ITHACA, N.Y. — Rob Geahart says he had a “wake-up call” when Ithaca’s historic Strand Theater closed its doors for good before being demolished in 1993.
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Gearhart, who had come to this town as an Ithaca College student in 1978 and never really left, had seen a few shows at the theater. “It was a wake-up call not just to preserve those spaces but to have them become a functioning part of the community,” he says.
Gearhart now sits on the Board of Directors for the State Theatre of Ithaca. He says his love of the State helps explains his attachment to Ithaca — and, by extension, his recent decision to run for to represent Ithaca’s Third Ward on Common Council. (The Third Ward covers primarily the Belle Sherman and Bryant Park neighborhoods, as well as parts of Cornell’s campus.)
Gearhart gave three primary reasons for supporting the State: 1) Its work to promote the arts and music in Ithaca; 2) The historic preservation of the theater, which was first built in 1928; and 3) The importance of the theater as “an economic engine” for downtown Ithaca and the surrounding community.
Gearhart, 55, appears to be running for the Third Ward seat unopposed, and has been endorsed by local Democrats for the seat. (Common Council member Ellen McCollister will be leaving Council after a long tenure in City Hall.)
In an interview on Wednesday, Gearhart spoke about why he wants to represent the Third Ward on Council and about his journey to Ithaca.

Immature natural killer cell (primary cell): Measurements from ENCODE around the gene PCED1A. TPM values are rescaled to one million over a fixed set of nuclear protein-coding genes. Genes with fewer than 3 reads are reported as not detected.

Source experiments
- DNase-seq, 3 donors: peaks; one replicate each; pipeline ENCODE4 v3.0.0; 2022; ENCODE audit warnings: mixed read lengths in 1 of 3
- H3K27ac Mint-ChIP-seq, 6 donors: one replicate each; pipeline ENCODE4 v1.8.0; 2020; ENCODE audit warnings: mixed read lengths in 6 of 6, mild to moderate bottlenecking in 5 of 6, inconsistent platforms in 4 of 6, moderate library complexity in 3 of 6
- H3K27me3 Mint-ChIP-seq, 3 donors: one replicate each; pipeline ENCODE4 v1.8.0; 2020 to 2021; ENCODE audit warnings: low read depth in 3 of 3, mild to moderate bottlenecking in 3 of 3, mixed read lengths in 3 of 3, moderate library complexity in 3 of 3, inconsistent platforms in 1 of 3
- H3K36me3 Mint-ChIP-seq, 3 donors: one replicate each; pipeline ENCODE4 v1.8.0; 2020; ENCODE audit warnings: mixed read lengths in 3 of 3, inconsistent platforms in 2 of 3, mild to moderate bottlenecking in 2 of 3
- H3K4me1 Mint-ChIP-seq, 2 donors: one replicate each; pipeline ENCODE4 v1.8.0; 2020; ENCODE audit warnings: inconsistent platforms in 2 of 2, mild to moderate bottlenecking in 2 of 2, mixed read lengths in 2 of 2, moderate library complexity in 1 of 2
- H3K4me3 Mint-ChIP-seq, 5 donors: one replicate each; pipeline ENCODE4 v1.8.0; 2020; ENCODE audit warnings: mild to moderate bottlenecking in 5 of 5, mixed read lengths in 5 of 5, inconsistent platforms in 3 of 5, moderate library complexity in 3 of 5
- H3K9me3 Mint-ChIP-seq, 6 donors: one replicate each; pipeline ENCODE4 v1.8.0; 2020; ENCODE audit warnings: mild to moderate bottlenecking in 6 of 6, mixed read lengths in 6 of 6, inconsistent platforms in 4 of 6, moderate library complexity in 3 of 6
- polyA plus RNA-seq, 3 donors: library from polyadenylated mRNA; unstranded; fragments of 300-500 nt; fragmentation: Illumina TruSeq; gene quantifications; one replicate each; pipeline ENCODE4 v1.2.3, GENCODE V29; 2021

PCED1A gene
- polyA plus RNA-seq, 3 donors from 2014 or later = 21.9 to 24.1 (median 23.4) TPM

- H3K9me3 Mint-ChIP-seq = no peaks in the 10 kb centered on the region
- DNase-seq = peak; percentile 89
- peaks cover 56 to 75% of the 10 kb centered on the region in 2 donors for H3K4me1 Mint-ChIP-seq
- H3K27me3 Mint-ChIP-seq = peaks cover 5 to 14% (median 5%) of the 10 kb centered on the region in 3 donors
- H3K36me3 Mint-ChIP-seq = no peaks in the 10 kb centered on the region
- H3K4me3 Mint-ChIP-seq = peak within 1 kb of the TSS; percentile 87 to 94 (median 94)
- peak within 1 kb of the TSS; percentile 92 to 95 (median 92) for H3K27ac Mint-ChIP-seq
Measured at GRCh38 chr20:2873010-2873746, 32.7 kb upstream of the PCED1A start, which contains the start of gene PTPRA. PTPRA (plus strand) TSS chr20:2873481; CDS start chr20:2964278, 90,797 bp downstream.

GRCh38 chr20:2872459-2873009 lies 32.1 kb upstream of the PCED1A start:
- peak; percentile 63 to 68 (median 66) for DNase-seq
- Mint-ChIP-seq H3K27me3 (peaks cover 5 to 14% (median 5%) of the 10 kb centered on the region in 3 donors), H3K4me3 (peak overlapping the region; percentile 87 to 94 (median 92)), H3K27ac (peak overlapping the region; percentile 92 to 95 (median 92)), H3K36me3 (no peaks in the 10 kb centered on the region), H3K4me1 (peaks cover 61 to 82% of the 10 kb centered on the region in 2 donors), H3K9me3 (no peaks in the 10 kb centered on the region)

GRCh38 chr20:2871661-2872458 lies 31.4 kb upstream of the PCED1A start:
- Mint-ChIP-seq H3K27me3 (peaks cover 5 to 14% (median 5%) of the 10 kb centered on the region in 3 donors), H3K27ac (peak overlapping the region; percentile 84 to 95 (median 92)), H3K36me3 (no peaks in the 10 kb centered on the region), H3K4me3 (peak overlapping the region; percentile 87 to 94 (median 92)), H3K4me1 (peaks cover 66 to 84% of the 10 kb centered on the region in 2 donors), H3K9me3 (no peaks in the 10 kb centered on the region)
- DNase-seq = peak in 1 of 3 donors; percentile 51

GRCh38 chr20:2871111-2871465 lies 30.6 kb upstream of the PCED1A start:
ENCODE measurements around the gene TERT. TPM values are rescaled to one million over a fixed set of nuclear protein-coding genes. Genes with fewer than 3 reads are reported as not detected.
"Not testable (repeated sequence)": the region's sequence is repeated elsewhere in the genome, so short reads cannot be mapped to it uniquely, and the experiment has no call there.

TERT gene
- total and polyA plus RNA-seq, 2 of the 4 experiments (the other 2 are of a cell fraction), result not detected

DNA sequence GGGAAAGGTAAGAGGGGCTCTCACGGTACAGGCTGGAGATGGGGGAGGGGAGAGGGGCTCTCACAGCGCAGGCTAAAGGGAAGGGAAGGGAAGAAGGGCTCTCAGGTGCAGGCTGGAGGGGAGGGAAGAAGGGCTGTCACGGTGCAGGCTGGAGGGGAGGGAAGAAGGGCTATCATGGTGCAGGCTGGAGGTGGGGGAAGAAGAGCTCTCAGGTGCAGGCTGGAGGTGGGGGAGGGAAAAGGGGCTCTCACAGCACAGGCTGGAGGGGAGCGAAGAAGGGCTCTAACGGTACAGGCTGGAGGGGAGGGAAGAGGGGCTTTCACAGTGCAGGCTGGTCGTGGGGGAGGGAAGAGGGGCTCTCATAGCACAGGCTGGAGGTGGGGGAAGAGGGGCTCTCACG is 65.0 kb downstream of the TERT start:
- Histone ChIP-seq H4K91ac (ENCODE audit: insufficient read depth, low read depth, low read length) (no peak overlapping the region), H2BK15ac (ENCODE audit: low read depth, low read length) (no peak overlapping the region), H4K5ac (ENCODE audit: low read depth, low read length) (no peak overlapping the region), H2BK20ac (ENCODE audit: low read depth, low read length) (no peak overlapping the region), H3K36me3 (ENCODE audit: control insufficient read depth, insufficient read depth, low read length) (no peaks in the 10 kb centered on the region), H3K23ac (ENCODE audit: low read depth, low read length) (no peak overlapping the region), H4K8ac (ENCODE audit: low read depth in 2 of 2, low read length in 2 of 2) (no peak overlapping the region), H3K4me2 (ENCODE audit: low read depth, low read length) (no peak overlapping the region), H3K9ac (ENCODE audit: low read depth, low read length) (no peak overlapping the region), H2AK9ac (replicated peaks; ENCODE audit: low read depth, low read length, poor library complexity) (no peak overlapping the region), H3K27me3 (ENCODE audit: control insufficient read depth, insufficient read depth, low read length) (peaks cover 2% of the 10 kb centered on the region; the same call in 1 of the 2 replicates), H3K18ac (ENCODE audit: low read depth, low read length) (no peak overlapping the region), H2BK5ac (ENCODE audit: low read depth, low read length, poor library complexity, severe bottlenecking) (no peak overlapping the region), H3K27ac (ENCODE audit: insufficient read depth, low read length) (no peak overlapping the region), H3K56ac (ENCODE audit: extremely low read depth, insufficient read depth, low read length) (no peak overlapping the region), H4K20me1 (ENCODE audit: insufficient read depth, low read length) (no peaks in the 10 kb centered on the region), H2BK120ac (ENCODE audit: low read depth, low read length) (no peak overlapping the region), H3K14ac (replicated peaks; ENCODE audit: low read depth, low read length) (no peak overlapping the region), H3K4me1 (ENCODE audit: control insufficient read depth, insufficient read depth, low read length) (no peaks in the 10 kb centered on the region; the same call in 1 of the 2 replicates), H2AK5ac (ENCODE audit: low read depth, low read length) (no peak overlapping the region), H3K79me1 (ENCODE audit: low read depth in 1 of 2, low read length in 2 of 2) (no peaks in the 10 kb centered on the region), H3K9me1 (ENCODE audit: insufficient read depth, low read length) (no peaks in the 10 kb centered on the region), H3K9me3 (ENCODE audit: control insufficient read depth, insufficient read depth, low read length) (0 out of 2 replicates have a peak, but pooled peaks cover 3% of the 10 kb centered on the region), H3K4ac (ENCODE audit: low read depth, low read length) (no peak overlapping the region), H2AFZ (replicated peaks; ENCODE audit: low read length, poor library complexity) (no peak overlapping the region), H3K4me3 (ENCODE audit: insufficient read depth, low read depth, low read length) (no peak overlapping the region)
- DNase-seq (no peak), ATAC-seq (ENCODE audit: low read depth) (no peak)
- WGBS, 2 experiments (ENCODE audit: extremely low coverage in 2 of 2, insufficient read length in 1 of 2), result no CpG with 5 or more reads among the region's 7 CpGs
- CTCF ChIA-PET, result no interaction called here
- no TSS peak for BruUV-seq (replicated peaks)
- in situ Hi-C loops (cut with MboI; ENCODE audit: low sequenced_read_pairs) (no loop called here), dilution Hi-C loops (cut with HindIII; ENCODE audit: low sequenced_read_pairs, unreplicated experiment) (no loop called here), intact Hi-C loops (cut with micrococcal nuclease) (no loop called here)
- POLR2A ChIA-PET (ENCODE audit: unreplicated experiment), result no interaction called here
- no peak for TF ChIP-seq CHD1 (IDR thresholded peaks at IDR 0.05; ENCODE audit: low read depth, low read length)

Here are a few takeaways from our interview:
1) Personal background
Gearhart is currently the assistant provost for online learning and extended studies at Ithaca College.
He has lived in the Third Ward for 16 years and has lived in four of the five city wards over the last 36 years, he says.
2) Thoughts on development
“I don’t think I would say the growth is too fast,” Gearhart says of the much-discussed city building boom. “I think we need to recognize that we’re an attractive place to be, so growth is inevitable.”
Gearhart also spoke of the importance of creating financial incentives to alleviate the financial burden of housing at all price levels.
Gearhart also addressed two specific projects:
A) The Ithaca Neighborhood Housing Services’ 210 Hancock Street proposal. “From an outside perspective, it seems like a project that will foster smart growth and development,” he says;
B) An 11-story proposal for the Trebloc site in downtown Ithaca. Gearhart said the location — at the core of the city — seemed to be a good choice for high density projects, but also expressed the need to evaluate its impact on parking and traffic infrastructure.
3) Support for mayor
Gearhart said he thought Mayor Svante Myrick had done a good job and earned the trust of the city’s residents. Gearhart said that while canvassing in various neighborhoods, he heard from those who had not voted for Myrick four years ago but had come to be persuaded that the young mayor is committed to helping the community.
4) Family in Ithaca
Gearhart’s wife works as a fundraiser in Cornell’s College of Human Ecology; his son, a recent Ithaca High School graduate, is a junior at Cornell.
“Now that I’m not driving my son to lacrosse and hockey games around upstate New York,” he says, “I get to do things like be on the State Theatre board — and run for Common Council.”
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